Breaking the law may mean a trip to a state court, but not always. Sometimes the federal government looks at a crime committed in Mississippi or another state and decides that it must try someone in a federal court.
While some crimes are exclusively federal crimes, other offenses can overlap between state and federal law. The FBI describes some situations in which a state crime could become a federal one.
Federal robbery and murder
The fifty states usually define crimes regarding robbery and theft. It is when someone robs federal property that the federal government steps in and prosecutes. For example, federal laws make it a crime to rob a bank that contains deposits that a federal agency has insured.
Additionally, people can face federal charges if they rob someone who works for the federal government. The same principle applies to murder. A person could face federal murder charges for killing a federal government employee who is engaging in government duties.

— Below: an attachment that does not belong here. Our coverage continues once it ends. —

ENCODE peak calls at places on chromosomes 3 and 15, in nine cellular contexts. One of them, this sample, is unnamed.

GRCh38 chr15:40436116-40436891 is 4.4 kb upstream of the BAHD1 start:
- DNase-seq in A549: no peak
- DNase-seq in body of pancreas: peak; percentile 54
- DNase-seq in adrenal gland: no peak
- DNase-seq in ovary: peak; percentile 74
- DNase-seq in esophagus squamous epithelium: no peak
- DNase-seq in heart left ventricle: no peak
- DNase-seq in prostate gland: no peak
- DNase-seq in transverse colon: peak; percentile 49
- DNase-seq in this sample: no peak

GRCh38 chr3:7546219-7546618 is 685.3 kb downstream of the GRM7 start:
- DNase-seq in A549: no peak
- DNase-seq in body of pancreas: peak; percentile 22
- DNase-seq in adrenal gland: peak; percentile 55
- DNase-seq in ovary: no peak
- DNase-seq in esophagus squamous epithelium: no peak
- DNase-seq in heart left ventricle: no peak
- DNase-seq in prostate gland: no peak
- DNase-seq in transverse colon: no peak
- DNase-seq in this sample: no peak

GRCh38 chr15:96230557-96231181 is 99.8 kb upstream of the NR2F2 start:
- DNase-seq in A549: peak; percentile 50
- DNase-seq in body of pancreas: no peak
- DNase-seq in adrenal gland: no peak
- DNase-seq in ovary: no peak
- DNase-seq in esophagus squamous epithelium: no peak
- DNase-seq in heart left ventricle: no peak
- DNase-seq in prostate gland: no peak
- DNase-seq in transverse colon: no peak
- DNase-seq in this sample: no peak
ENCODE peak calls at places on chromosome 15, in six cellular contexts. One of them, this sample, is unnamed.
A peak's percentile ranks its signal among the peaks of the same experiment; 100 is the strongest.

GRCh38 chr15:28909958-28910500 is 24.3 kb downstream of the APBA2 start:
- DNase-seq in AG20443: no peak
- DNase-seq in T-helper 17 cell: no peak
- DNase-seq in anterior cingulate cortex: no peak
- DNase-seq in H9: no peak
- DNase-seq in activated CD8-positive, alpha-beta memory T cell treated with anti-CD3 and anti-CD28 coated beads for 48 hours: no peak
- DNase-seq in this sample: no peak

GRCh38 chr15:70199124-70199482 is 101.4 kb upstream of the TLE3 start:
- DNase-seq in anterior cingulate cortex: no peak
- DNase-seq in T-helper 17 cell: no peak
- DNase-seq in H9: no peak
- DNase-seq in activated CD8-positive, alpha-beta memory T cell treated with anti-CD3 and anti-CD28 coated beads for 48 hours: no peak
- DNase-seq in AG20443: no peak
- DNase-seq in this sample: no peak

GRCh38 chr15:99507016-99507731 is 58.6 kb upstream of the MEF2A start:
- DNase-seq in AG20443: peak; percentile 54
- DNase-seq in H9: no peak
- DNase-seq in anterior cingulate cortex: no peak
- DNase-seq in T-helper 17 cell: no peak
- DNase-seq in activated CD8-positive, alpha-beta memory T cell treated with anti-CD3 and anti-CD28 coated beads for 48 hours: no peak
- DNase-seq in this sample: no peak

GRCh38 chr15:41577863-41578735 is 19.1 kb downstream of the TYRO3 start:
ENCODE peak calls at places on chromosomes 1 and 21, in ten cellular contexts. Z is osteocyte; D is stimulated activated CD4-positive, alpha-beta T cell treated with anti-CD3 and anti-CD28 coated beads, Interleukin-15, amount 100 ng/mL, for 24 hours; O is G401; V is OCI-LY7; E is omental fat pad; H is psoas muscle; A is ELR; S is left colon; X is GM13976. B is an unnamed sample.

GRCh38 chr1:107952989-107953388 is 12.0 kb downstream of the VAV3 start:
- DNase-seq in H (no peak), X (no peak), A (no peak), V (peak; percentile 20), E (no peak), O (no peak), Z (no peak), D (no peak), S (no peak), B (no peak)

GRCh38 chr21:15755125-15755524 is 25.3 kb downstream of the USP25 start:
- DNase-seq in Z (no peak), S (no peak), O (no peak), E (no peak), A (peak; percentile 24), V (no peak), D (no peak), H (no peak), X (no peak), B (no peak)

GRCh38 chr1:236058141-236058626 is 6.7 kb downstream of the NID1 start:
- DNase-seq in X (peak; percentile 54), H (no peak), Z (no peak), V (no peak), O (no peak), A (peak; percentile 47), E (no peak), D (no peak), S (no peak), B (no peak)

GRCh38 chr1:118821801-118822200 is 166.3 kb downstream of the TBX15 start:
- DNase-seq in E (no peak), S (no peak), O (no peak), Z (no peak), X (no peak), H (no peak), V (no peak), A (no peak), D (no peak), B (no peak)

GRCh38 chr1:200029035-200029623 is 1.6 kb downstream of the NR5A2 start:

Crimes on federal property
In addition to robbing a federal bank, committing any crime on a federal property could invite federal prosecution. Some examples of federal property include a military base, a national wildlife refuge, public domain land, or a national park.
Crimes crossing state lines
Some state laws, such as fraud and drug possession, invite federal prosecution if they involve activities that cross state lines. A Mississippi fraudster may end up in federal court by swindling someone in a nearby state. A drug user could incur federal charges by trafficking in drugs from another state.
While federal crimes differ, they tend to involve harsher penalties than state court convictions. For this reason, it is important to understand all the facts involved in a case to know if the federal government has any interest in bringing charges.